A lesson often taught in Sunday school explains that the ancient Jews anticipated the coming Messiah for a long time. They thought he would be a big war hero, who would dismantle the oppressive Roman Empire and set up a new empire just for them. Their ideas of the Messiah blinded them to Jesus when he came. Jesus did not come to dismantle the occupiers in the way the Jews had expected; instead, he came to offer an alternative. The alternative was community in God and everlasting life; it was transcendence over occupation.[xxvi] Jesus posed neither a political nor a military threat to the Romans, yet his rhetoric was still dangerous enough to merit crucifixion.

The Diyar Consortium is not alone in its attempt to emulate that transcendence. A Palestinian-Christian organization called “Musalaha” (for the Arabic word meaning reconciliation) brings Israeli and Palestinian children together to facilitate friendship and understanding.[xxvii] While Syrian and Iraqi-Christians have struggled for survival against the Islamic State and have become refugees scattered throughout the world, they have held onto Christ. The film Victory in Christ, made by a Palestinian-Christian filmmaker, Elias Nawawieh, follows the stories of Iraqi-Christian refugees in Jordan, who recite Romans 8:31 as their stronghold through suffering. “If he is with us, who can be against us?” they cry out, knowing that God’s presence is in their midst.[xxviii]

All of these things do not mean that Western Christians need to burn children’s books or destroy centuries of Christian artwork. However, Christians do have the responsibility to draw a distinction between the imagined Bible-land and the true Holy Land that has housed Christianity for 2,000 years. This means turning away from imperial theology, and respecting the history and reality of Christians in the Middle East today. It means rejecting violent religious radicalism as it plagues all cultures and religions, and respecting Islam as part of a shared Abrahamic tradition alongside Christianity and Judaism. Christians do not need to erase centuries of tradition rooted in the West, but must recognize the East as a foundational part of its tradition, history, and future.

 

 

i. Alice Joyce Davidson, Alice in Bibleland (Nashville: C.R. Gibson Co, 1987).
ii. Jimmy Carter, Palestine: Peace Not Apartheid (New York: Simon & Schuster, 2007), 55-56.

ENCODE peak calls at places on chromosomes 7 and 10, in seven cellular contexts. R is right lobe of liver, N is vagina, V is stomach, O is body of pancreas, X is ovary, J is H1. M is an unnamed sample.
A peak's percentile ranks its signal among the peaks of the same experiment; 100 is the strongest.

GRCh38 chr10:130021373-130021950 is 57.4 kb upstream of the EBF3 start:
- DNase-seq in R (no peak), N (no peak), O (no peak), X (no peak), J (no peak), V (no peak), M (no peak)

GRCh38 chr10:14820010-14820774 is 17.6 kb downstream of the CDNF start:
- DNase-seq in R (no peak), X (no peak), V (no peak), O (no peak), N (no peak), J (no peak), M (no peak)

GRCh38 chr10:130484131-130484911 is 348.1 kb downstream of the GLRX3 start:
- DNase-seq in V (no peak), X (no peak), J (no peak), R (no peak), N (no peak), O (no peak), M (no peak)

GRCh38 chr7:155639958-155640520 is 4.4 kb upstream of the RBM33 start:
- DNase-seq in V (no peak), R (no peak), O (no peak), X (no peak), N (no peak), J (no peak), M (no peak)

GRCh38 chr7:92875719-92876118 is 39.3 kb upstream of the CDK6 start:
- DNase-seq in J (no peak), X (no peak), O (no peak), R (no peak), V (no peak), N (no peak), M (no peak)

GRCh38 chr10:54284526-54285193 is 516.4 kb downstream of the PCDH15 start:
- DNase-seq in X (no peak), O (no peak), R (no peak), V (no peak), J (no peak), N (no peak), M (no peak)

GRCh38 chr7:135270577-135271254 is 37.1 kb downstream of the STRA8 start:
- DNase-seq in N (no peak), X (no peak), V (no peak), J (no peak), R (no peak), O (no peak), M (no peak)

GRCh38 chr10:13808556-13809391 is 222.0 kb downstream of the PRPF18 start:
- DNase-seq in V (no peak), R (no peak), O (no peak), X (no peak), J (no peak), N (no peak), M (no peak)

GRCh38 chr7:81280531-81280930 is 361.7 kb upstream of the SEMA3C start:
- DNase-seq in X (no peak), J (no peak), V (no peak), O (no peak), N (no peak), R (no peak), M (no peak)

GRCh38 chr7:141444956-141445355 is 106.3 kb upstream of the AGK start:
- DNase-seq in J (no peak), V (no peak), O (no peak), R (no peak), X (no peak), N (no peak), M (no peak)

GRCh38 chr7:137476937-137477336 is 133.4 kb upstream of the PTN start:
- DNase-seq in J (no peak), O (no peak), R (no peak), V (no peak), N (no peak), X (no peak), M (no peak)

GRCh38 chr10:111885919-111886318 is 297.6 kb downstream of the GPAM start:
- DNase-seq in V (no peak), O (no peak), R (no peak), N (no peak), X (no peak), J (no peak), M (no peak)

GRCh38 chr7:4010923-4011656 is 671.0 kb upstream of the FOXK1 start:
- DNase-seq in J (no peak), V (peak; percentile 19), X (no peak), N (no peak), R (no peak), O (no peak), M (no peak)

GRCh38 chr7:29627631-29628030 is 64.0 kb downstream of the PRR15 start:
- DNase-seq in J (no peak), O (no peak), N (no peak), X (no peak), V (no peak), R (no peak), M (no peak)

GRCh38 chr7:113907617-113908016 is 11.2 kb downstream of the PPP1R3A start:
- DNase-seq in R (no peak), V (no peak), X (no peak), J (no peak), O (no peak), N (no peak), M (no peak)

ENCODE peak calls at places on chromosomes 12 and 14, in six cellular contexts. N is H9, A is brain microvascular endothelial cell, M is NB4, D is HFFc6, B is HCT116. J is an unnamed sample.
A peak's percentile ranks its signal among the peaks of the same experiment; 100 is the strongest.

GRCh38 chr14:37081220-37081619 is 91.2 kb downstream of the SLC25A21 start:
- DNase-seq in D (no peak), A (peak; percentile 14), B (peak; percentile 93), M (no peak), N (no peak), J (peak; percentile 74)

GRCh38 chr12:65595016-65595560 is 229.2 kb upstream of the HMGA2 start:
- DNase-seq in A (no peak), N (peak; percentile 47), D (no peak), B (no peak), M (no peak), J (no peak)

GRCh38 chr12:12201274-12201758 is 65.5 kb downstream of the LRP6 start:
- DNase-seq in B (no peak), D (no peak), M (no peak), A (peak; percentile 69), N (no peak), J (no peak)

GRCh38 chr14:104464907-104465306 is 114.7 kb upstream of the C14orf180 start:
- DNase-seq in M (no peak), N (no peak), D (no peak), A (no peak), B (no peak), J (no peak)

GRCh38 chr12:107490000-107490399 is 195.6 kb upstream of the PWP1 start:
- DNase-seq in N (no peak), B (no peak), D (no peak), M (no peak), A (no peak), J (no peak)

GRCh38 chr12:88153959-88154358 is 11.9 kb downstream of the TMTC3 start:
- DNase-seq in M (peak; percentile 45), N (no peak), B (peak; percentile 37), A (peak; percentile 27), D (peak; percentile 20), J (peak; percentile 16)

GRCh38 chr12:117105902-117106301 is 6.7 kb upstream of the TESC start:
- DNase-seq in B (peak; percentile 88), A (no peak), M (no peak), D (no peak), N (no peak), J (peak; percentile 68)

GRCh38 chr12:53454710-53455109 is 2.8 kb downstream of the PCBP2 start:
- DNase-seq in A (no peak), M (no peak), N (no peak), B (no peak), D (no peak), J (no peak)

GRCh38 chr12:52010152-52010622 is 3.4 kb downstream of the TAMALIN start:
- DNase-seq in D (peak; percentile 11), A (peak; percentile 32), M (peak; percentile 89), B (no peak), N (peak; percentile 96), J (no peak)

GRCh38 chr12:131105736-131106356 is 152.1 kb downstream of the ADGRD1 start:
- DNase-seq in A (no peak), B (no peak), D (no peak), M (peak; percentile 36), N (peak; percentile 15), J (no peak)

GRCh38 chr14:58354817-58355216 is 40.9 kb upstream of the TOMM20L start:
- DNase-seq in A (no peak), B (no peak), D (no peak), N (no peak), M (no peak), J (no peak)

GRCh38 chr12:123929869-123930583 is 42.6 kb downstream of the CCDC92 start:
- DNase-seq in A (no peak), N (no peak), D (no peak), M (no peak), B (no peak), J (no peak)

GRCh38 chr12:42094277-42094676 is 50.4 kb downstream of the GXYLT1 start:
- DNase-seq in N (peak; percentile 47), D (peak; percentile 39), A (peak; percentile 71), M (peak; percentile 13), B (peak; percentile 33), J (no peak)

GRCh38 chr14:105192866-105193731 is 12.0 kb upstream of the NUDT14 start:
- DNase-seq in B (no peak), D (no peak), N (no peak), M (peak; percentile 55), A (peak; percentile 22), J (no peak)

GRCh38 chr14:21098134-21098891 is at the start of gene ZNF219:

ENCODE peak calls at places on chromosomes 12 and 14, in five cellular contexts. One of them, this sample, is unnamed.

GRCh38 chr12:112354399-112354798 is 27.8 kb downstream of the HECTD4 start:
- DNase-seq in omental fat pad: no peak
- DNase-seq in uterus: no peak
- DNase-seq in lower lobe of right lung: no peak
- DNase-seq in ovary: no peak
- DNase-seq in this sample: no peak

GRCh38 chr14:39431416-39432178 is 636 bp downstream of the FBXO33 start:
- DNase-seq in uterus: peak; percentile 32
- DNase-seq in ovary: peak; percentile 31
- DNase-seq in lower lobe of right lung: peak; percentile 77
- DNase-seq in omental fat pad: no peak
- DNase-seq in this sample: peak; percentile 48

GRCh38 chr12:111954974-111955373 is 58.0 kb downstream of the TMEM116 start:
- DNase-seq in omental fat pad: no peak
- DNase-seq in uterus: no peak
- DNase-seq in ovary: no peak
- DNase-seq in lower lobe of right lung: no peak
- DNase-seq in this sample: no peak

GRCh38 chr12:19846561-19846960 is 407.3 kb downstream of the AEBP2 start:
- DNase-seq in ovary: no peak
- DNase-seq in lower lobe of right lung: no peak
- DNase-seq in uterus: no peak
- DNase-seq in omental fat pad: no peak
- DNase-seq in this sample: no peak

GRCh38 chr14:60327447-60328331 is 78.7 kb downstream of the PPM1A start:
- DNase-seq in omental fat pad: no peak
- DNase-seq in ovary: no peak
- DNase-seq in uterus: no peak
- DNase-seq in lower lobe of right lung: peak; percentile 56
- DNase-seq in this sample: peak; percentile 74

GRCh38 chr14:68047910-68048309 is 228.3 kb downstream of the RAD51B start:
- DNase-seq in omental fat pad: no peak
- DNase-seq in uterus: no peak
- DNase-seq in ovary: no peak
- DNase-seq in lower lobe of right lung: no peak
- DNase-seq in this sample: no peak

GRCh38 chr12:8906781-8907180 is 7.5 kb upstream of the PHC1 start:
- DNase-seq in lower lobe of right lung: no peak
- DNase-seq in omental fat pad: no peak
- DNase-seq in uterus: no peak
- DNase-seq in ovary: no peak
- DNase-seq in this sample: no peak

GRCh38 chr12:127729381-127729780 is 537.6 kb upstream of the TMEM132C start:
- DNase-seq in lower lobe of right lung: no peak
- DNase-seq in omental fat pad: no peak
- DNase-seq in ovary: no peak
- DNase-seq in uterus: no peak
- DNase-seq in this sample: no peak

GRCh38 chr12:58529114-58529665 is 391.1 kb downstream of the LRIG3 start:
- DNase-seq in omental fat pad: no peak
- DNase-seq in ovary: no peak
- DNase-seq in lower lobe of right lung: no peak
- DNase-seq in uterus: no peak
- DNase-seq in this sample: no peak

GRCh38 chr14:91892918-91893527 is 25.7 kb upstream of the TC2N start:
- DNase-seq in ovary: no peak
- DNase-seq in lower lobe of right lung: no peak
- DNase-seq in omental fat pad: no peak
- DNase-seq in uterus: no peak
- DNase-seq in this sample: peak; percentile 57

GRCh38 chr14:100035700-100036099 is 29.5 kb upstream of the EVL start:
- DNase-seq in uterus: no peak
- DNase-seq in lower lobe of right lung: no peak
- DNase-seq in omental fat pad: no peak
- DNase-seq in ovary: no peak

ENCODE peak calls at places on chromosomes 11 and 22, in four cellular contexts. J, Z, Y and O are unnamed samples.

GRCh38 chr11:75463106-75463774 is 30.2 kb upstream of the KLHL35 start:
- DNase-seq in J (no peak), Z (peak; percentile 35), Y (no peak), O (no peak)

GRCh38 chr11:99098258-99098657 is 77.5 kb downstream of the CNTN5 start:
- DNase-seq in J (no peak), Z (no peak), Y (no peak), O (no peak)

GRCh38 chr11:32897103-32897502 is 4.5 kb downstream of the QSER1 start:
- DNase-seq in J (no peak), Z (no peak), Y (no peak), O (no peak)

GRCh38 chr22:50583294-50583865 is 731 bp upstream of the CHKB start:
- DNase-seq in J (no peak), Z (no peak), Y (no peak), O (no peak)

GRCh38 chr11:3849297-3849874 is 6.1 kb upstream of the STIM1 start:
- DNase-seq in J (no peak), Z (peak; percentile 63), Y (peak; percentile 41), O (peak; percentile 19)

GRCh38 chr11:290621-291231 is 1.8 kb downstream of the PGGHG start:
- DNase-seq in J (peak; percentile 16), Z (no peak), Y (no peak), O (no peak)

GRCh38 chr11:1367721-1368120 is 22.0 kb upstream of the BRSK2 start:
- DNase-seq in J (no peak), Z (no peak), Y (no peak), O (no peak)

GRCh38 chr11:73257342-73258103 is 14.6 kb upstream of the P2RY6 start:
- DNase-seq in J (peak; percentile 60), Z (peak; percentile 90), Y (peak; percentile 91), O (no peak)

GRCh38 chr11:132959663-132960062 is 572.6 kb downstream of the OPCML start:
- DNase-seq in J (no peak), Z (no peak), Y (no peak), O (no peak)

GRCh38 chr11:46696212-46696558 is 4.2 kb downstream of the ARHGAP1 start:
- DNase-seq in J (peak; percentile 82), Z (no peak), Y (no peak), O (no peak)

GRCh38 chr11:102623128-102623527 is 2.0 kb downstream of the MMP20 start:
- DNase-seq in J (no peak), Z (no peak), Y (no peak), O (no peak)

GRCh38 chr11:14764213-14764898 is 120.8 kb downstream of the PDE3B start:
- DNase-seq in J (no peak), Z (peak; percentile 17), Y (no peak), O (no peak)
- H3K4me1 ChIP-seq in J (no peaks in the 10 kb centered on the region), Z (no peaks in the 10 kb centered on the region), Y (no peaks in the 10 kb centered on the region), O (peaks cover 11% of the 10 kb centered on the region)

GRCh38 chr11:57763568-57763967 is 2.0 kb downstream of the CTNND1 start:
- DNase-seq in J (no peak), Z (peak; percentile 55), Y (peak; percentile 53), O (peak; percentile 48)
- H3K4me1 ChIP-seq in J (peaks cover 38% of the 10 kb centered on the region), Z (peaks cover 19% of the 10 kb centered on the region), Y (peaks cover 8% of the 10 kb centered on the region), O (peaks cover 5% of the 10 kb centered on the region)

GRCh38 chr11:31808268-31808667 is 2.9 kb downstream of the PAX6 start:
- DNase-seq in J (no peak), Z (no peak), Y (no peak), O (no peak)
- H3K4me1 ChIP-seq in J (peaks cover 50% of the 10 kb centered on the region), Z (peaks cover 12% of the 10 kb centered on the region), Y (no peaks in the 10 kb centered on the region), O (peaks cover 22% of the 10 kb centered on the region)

iii. Yaniv Belhassen, Kellee Caton, William P. Stewart, “The Search for Authenticity in the Pilgrim Experience,” Annals of Tourism Research 35, no. 3 (July 2008): 680.
iv. See Matthew 27: 59-60.
v. Gabriel Barkay, “The Garden Tomb: Was Jesus Buried Here?” Biblical Archaeology Review 12, no. 2 (Mar/Apr 1986): 40-53, 56-57.
vi. Barkay, 56.
vii. Glenn Bowman, “Christian ideology and the image of a holy land,” in Contesting the Sacred: The Anthropology of Christian Pilgrimage, ed. John Eade, Michael J. Sallnow (Champaign, Illinois: University of Illinois Press, 2000), 117.
viii. Mike Fillon, “The Real Face of Jesus,” Popular Mechanics, 23 January 2015, <http:// www.popularmechanics.com/science/health/ a234/1282186/>.
ix. Mitri Raheb, Faith in the Face of Empire: The Bible through Palestinian Eyes (Maryknoll, New York: Orbis Books, 2014), 9.
x. Edward Said, Orientalism (New York: Pantheon Books, 1978), 2.
xi. Said, 68-70.
xii. Raheb, 67-69.
xiii. Raheb, 69.

xiv. Daniel K. Eisenbud, “Thousands of Christian Zionists flock to Jerusalem’s annual Tabernacle March,” The Jerusalem Post, 1 October 2015, <http:// www.jpost.com/Christian-News/Thousands-of- Christian-Zionists-flock-to-Jerusalems-annual- Tabernacle-March-419696>.
xv. Steven Sizer, “Christian Zionism: Justifying Apartheid in the Name of God,” Churchman 115, no. 2 (2001): 147-171.
xvi. Carter, 194.
xvii. Andrew Lawler, “Jewish Extremists Attacks Rattle Christians in the Holy Land,” National Geographic, 24 December 2015, <http://news. nationalgeographic.com/2015/12/151224- israel-jewish-terrorism-arson-christian-church-multiplication/>.
xviii. Peter Beaumont, “Gaza Could Soon Become Uninhabitable, a UN Report Predicts,” The Guardian, 29 August 2016, <https://www. theguardian.com/world/2015/sep/02/gaza-becoming-uninhabitable-as-society-can-no-longer-support-itself-report>.
xix. Raheb, 72.
xx. “Israeli Occupation is Here to Stay,” B’Tselem – The Israeli Information Center for Human Rights in the Occupied Territories, accessed 13 June 2016, <http://www.btselem.org/publications/47_year_ long_temporary_occupation/summary>.
xxi. “Israeli Occupation is Here to Stay.”
xxii. Raheb 59-63, 103.
xxiii. See Luke 2:1-5.
xxiv. See Matthew 2:1-18.
xxv. “Who We Are/About Bright Stars,” Bright Stars of Bethlehem, accessed 13 June 2016, <http:// brightstarsbethlehem.org/who-we-are/about-bright-stars#>.
xxvi. Raheb, 107-109.
xxvii. “Who We Are/About Musalaha,” Musalaha, accessed 29 August, 2016, <https://www.musalaha. org/who-we-are/>.
xxviii. Elias Nawawieh, Greg Williams, Victory in Christ, Documentary, directed by Greg Williams (2015; Jerusalem: Kings School of Media, 2015.), Online.

Sharidan Russell ’18 is from Polson, Montana. She is a double major in Asian & Middle Eastern Studies and Arabic Language & Literature.